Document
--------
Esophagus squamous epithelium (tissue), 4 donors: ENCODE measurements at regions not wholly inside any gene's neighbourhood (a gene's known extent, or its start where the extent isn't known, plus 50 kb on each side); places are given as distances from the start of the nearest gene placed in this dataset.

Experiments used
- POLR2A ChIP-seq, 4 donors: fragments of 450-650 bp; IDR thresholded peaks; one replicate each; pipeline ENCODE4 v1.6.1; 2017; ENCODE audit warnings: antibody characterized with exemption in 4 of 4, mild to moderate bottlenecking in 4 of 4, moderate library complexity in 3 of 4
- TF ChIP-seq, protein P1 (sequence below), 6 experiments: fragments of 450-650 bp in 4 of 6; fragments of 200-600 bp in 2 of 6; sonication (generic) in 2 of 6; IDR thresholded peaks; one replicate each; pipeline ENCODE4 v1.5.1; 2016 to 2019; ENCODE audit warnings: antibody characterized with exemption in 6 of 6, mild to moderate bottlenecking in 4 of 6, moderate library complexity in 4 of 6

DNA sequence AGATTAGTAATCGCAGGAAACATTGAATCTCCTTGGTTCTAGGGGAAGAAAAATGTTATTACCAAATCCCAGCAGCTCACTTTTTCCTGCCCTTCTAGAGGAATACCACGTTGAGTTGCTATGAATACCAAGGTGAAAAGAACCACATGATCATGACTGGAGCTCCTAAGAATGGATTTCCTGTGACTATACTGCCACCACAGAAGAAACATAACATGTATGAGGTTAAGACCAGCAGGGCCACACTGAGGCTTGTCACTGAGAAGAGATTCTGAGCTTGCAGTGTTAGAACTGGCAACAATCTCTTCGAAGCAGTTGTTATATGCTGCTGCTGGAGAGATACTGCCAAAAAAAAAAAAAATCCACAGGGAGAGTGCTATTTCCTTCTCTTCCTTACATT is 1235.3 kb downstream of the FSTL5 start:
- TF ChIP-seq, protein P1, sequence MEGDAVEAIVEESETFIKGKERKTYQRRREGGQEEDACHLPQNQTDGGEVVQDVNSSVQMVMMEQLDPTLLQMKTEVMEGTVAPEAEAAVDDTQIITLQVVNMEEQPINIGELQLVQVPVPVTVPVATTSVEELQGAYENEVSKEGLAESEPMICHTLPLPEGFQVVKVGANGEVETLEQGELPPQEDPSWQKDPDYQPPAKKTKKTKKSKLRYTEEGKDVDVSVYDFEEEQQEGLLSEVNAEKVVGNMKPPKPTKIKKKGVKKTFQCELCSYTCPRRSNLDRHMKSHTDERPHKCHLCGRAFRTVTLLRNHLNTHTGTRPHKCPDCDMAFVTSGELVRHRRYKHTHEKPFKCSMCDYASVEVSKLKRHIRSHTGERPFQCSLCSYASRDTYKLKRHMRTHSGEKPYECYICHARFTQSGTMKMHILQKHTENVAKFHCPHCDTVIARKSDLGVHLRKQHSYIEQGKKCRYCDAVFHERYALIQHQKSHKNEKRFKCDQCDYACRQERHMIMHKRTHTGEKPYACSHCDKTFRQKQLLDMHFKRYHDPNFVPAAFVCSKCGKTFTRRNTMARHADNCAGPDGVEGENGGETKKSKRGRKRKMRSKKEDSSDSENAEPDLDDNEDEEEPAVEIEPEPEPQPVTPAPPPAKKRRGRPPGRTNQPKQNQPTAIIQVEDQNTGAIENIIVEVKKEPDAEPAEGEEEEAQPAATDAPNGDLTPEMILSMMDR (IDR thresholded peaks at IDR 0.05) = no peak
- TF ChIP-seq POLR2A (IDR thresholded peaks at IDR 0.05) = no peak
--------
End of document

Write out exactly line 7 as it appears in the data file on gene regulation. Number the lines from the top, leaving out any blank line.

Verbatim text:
- TF ChIP-seq POLR2A (IDR thresholded peaks at IDR 0.05) = no peak